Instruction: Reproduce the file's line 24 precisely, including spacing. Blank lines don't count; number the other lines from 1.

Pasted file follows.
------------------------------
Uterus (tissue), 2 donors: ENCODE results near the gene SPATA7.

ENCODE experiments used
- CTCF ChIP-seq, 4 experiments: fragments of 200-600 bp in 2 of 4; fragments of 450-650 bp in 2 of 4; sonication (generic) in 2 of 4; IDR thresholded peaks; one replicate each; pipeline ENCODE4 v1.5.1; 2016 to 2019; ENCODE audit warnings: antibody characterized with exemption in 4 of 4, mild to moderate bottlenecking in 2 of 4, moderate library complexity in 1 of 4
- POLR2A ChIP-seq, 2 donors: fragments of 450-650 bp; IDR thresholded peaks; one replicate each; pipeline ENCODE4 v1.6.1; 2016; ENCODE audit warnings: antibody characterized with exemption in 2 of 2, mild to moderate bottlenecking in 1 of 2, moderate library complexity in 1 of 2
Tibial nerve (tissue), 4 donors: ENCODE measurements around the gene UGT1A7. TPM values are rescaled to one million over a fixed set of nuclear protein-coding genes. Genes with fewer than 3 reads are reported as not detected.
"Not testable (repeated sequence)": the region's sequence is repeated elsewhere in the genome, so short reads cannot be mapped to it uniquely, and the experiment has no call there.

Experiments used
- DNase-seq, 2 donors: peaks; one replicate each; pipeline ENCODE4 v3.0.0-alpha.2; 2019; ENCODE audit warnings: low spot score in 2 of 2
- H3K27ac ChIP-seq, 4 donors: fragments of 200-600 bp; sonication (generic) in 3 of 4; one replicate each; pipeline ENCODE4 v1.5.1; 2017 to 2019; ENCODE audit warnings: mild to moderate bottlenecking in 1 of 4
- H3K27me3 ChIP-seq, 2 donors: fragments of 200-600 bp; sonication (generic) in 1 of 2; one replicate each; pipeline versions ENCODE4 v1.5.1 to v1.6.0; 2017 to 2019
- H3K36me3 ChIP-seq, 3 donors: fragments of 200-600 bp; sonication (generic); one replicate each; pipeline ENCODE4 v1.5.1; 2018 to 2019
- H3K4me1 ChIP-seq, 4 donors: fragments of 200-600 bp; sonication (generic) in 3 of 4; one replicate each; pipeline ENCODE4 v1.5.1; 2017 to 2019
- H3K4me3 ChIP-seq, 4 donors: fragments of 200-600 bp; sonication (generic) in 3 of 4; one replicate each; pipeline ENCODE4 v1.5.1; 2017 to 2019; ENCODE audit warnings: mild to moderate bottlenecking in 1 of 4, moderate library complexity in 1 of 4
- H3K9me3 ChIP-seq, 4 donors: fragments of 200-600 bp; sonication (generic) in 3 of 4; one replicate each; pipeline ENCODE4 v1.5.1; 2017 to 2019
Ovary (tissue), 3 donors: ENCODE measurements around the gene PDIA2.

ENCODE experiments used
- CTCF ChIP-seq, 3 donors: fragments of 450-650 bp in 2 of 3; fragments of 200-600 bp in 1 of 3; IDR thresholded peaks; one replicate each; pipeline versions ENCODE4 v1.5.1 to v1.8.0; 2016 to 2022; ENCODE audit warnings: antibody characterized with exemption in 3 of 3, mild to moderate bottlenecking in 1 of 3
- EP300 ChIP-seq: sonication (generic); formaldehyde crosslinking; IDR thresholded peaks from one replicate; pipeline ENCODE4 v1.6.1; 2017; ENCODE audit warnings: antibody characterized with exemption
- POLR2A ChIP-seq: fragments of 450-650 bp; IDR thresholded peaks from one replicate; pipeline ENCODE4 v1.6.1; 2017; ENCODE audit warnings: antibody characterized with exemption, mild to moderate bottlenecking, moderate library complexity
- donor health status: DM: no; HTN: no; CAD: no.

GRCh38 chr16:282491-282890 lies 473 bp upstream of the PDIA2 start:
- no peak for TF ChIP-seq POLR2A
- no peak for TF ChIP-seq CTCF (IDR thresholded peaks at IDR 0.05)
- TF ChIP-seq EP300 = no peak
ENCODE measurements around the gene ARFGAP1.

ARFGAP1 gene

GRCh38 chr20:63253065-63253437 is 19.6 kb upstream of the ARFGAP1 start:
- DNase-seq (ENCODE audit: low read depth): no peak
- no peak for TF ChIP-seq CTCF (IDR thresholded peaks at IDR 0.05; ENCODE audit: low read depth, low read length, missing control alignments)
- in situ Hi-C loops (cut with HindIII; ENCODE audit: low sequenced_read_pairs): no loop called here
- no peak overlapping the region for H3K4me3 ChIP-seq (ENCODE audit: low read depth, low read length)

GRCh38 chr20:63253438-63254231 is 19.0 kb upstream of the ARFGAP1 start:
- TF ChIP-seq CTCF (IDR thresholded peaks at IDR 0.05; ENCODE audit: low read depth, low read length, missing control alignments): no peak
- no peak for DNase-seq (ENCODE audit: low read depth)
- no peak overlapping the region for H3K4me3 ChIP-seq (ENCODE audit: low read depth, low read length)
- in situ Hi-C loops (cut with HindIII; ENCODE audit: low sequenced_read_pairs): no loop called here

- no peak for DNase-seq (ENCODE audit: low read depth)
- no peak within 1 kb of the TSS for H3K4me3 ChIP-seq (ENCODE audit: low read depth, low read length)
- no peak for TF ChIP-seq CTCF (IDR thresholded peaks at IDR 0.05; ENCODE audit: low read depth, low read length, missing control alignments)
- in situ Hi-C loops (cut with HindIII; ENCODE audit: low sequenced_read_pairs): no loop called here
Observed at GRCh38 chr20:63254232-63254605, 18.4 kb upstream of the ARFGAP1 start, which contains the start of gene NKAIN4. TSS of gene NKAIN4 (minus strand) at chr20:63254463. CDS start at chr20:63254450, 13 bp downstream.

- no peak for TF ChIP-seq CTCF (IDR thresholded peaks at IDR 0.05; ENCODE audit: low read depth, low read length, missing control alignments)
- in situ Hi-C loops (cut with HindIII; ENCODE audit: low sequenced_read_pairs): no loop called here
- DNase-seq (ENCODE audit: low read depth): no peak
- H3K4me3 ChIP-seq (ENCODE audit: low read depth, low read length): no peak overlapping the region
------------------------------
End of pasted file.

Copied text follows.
- TF ChIP-seq EP300 = no peak